Within my agreement, it states that the seller agrees to refer all inquires of purchase to me and I will coordinate the entire transaction. If they are aware that someone is interested at the time of the contract is being signed, I will put a commission waiver in there if they procure their own buyer(s) within the first 1-2 weeks and reduce it by 50%. Finding the buyer is only 1 piece to the whole complex puzzle. Now that the buyer has been found, the agent will provide all of the disclosures, draw up the contract, negotiate the best terms and price for you, provide referrals to ensure the transaction goes smoothly, aid in the inspection, assist with financing, coordinate and attend the appraisal, research existing mortgage pay off information, schedule and attend the smoke certification, arrange for the final water/sewer reading, and schedule and attend the closing. And he/she will do all this while representing your best interest, taking on (most) of the liability and being your record keeper 7 years. (Breath:) So yes, I believe not only is the agent contractually obligated to receive the whole commission (in my agreement anyway), ethically they are entitled to it too. Additionally, the law (in my state) does not allow me to give a commission or a referral fee to someone that is not a licensed agent.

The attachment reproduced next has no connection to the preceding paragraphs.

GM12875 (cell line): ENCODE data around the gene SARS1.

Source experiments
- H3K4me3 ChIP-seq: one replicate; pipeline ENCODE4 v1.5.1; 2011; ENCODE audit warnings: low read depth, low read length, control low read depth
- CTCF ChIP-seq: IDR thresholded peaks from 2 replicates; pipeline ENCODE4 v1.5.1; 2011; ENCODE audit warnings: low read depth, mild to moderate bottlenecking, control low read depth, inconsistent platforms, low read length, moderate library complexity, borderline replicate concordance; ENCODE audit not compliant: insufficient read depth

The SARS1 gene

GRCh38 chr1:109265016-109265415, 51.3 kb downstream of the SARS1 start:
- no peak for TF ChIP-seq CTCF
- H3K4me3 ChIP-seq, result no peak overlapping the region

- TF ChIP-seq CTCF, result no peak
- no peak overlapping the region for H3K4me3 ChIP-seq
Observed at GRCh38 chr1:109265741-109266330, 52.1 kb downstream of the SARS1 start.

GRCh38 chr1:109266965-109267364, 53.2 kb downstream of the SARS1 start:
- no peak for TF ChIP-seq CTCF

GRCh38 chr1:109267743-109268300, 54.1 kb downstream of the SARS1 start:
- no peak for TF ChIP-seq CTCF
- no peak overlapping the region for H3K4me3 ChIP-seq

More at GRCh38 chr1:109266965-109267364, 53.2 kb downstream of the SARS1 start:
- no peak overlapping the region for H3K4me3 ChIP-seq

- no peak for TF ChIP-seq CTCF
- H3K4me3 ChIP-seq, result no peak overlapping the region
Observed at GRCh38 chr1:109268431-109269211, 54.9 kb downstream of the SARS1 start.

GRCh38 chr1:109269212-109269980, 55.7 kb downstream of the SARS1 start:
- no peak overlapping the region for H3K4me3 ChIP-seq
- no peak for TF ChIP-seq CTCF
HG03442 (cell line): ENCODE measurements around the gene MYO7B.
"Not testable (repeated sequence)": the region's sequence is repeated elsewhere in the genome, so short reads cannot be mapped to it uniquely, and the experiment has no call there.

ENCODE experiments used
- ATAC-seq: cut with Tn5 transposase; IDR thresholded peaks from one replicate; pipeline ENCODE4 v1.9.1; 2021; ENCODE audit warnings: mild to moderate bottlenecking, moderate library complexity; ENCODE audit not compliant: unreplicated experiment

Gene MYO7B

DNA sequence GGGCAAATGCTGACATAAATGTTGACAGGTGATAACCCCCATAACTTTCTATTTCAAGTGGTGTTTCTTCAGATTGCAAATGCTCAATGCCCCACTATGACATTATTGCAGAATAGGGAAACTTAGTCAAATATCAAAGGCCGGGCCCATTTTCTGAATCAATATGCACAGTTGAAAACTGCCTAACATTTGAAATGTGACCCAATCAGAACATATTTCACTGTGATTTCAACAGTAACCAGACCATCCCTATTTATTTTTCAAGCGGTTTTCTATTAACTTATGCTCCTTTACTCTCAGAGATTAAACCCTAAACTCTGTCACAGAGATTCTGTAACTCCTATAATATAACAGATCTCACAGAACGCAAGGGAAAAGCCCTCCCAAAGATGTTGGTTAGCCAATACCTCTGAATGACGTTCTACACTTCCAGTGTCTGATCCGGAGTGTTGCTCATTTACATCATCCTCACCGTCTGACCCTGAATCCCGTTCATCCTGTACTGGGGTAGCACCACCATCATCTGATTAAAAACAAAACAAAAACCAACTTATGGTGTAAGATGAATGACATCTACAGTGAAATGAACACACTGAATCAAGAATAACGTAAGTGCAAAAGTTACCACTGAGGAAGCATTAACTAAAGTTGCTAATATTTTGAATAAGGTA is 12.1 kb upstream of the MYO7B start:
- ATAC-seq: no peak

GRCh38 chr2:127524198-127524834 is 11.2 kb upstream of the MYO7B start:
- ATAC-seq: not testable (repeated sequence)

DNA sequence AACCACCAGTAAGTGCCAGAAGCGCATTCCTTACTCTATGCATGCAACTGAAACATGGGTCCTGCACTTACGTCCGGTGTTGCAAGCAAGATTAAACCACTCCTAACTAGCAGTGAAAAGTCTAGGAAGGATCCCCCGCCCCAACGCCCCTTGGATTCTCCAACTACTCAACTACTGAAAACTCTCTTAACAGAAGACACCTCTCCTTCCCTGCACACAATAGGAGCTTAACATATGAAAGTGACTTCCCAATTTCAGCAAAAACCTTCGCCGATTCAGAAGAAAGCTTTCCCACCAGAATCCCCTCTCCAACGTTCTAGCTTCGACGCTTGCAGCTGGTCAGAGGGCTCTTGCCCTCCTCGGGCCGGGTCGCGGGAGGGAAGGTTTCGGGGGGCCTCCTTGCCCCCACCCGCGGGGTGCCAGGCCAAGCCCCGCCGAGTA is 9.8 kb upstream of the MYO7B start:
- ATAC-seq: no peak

Melissa Mancini, Realtor, CBR, GRI
The subject of procuring cause will come up.
If you are thinking that the listing will expire, and you will cut out the agent from any commission, I encourage you to seek legal counsel I am not an attorney. However, my guess is that your Realtor's broker has an attorney on retainer.
Again, read your listing contract. With all due respect, you are not an experienced real estate professional (at least, not from your profle). Do you think that your idea is new? That no one has EVER thought about excluding a Realtor, who has invested time, money, and effort into selling your home?
In Rotary International we have the Four Way Test:
1. Is it the truth?
2. Is it fair to all concerned?
3. Will it build goodwill and better friendships?
4. Is it beneficial to all concerned?
I do not know the specifics of your situation. However, if you are, in fact, trying to defraud the Realtor of a justly earned commission, be careful This is old news in our industry.
On the other hand, it may be that you have every right to do as you propose.
Do the RIGHT thing...not the thing that makes You the most money.
The previous posts are correct. Check your contract. Your Rrealtor invested a great deal of time, effort, and capital to procure a buyer. He/she made these investments without any guarantee of collection. In order to be paid escrow needs to close.
There is also a BIG difference between finding a buyer (no matter who) and closing esxrow. Is your buyer qualified? What happens if there are negotiations?
My suggestion is two fold: